Using long-term records of longleaf pine cone production, hurricane tracks, and weather data, a new study has uncovered that hurricanes can boost cone production for two years in the masting species, longleaf pine. The study was led by the Jones Center and the USDA Forest Service Southern Research Station and published in the journal New Phytologist.

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longleaf pine and slash pine trees toppled by hurricane michael
Research Article

New study: Patterns of hurricane gaps in a longleaf pine landscape

Ecological approaches to forestry seek to emulate aspects of natural disturbances like hurricanes which are a common disturbance in longleaf pine forets. This study used airborne lidar to measure patterns of hurricane-created gaps to offer guidance for application of natural disturbance-based management in landscapes dominated by longleaf pine.

Read more »

News from the Landscape Ecology Lab

News

NAFEW: Hurricane Ecology and Management (Organized Session)

The Landscape Ecology lab will be hosting an organized session on Hurricane Ecology and Management at the 14th North American Forest Ecology Workshop (NAFEW) in Asheville, NC on June 24-27, 2024. Our organized session, titled “Hurricane ecology and management in tropical cyclone-prone forests of the US” will feature researchers working on the ecological effects of hurricanes and how to mitigate and measure hurricane risk and impacts to guide conservation efforts.

Read More »
left panel shows physical forces present for tree pulling experiment, and the right panel shows an uprooted tree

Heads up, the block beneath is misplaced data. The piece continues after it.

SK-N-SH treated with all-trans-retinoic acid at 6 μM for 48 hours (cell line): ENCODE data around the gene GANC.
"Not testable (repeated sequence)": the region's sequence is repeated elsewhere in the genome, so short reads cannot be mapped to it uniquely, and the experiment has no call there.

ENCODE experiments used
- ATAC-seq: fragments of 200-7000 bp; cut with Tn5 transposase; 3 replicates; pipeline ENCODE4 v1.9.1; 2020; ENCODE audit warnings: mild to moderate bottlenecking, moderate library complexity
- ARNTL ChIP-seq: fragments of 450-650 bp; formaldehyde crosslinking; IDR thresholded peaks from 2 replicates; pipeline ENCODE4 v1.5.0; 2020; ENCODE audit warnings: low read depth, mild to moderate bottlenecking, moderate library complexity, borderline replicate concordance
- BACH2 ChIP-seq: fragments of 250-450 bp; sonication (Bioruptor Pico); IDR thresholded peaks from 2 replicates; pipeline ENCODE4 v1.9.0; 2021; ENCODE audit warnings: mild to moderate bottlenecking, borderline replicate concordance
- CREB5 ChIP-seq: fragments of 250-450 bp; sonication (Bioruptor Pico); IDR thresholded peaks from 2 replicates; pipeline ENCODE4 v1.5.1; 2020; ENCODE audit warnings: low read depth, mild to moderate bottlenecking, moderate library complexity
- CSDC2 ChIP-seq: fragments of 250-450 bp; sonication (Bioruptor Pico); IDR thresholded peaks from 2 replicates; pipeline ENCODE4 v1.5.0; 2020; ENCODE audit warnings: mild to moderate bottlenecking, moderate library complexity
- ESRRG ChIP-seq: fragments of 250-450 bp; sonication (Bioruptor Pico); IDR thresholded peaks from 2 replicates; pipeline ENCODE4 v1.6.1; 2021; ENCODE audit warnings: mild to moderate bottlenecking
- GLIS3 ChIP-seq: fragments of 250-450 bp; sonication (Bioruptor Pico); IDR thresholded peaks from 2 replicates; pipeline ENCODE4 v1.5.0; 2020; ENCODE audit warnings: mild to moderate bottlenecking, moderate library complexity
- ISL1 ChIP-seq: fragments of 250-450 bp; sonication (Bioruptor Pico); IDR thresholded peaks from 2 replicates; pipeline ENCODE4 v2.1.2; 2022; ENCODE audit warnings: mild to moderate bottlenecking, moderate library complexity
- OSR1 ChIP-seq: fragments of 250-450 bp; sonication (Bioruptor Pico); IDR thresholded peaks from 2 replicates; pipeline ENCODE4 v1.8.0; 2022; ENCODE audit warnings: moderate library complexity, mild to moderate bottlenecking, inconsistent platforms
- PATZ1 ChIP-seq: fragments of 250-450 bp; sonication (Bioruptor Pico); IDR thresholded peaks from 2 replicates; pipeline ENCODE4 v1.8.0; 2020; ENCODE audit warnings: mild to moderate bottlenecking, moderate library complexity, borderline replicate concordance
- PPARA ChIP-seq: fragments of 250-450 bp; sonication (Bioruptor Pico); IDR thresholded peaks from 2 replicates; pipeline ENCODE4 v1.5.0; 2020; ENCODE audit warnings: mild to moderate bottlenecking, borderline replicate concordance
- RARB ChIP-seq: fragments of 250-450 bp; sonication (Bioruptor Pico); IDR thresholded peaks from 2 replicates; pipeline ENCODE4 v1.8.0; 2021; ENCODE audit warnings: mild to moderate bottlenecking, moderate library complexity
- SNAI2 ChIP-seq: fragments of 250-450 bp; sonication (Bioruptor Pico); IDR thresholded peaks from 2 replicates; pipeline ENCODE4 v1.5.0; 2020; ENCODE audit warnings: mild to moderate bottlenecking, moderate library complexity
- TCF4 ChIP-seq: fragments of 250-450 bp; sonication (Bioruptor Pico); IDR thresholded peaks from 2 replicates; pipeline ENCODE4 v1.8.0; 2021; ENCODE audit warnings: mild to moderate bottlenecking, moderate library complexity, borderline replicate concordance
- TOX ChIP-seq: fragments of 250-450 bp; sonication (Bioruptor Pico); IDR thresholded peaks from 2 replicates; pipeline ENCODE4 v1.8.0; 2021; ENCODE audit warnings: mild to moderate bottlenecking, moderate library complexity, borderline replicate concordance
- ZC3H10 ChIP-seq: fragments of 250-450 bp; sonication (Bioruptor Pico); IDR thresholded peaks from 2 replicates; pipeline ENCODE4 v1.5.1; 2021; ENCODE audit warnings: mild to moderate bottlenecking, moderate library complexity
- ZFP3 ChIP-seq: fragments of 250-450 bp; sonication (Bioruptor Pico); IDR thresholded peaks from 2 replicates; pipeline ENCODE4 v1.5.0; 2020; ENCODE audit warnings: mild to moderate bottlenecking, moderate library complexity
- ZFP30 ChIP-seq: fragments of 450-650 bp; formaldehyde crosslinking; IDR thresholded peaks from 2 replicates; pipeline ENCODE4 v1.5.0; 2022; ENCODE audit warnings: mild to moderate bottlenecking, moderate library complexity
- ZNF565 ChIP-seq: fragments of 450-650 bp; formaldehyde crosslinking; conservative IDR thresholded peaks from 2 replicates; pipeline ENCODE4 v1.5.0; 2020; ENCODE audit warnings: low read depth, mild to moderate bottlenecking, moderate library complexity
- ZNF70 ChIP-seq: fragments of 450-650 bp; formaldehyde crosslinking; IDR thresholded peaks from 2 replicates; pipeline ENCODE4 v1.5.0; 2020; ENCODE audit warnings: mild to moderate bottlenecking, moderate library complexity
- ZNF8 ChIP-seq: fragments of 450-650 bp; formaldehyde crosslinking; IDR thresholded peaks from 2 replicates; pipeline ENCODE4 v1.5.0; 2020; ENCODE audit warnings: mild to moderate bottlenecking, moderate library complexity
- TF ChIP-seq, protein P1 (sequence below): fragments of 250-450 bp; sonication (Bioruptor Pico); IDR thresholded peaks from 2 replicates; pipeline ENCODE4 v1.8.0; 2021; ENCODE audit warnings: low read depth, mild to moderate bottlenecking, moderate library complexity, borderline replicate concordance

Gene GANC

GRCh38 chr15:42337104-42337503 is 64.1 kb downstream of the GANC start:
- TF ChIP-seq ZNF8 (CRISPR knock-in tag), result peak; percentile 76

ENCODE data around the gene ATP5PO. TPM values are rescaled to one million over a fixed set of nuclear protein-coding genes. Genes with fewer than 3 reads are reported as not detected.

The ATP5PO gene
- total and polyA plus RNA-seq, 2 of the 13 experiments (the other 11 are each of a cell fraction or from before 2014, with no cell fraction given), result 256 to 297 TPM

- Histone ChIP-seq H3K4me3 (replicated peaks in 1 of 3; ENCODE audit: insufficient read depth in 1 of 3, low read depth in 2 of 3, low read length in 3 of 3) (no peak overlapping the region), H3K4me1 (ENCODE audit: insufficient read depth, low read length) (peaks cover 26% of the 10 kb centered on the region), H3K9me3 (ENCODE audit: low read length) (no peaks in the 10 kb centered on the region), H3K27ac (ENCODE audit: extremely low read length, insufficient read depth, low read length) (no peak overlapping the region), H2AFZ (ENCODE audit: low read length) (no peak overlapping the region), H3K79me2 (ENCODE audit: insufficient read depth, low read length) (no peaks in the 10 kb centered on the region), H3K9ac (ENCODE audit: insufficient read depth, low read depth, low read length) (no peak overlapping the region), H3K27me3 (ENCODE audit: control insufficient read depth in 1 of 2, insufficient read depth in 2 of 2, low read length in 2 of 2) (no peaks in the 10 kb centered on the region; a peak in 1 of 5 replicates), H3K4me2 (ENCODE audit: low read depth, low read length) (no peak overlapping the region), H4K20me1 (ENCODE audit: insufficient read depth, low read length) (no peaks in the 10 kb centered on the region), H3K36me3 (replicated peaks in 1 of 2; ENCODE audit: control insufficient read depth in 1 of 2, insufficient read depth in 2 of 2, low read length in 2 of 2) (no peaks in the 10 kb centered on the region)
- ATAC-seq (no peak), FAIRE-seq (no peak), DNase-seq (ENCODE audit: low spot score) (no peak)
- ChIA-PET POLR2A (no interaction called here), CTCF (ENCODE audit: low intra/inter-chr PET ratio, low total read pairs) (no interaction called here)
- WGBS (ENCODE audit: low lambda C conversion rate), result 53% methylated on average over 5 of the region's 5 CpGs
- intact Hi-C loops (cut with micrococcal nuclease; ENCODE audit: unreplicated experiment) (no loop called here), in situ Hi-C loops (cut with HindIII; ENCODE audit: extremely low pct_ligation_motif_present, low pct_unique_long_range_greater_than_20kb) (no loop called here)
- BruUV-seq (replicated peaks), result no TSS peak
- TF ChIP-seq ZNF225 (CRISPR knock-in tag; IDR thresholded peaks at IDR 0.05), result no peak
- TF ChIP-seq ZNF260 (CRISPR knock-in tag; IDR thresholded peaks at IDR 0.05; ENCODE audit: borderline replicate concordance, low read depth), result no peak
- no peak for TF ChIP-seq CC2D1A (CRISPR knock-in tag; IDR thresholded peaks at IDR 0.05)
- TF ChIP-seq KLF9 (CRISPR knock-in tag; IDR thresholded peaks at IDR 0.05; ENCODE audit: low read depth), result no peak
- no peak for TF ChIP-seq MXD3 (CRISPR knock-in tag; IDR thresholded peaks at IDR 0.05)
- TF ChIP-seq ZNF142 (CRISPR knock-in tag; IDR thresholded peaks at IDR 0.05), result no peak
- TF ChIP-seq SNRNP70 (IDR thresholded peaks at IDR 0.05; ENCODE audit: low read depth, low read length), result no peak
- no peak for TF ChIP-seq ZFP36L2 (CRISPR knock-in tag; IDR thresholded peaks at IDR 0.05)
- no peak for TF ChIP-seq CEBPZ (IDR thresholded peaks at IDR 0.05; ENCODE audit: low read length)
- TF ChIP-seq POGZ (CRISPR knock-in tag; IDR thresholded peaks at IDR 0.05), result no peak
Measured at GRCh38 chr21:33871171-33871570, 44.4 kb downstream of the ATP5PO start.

Research Article

New study: Precipitation can increase stability of some trees in wind storms

Root anchorage is one of the main drivers of tree stability in wind storms. Tree winching help to understand forces that tree can withstand. We compared stability of two pine species after wetting the soil and uncovered that wet soil can actually *increase* tree strength by add weight to the root mass. This experiment helped resolve a paradox of soil moisture by distinguish the opposite effects of long-term and short-term soil moisture.

Read More »
News

Now hiring: Mussel Conservation & Landscape Ecology Seasonal Technician

We are seeking applicants from motivated individuals for a Seasonal Research Technican to contribute to the development of a Habitat Conservation Plan for freshwater mussels. The successful applicant will assist with UAV stream surveys, use acoustic doppler on stream reaches, and conduct biological surveys for freshwater mussels. The position will work in a team setting, collaborating with the Jones Center Mussel Conservation and Landscape Ecology Research Teams. Applications reviewed immediately

Read More »
Post

Module 5: Speeding up your analyses: Reduced datasets

If you are interested in learning to use LiDAR for forestry and natural resources, this tutorial can help you get started. You will learn ways to help speed up and super charge your LiDAR analyses. This tutorial covers how to create spatial indexes for loading reduced datasets, subsetting to smaller scenes, and creating lower density point clouds.

Read More »
Post

Module 4: Putting it all together: Asking ecological questions

If you are interested in learning to use LiDAR for forestry and natural resources, this tutorial can help you get started. You will learn to extract data from lidar products like canopy size, tree locations, and elevation. You will also build a statistical model from lidar data to answer ecological questions

Read More »
Post

Module 3: Mapping trees from aerial LiDAR data

If you are interested in learning to use LiDAR for forestry and natural resources, this tutorial can help you identify tree locations, segment trees and estimate tree size, and turn a lidar point cloud into a stem map!

Read More »
Post

Module 2: Creating raster products from point clouds

If you are interested in learning to use LiDAR for forestry and natural resources, this tutorial can help you get started. You will learn to create raster products like digital elevation models and canopy height models. The tutorial also covers how to make your own custom functions to analyze LIDAR data.

Read More »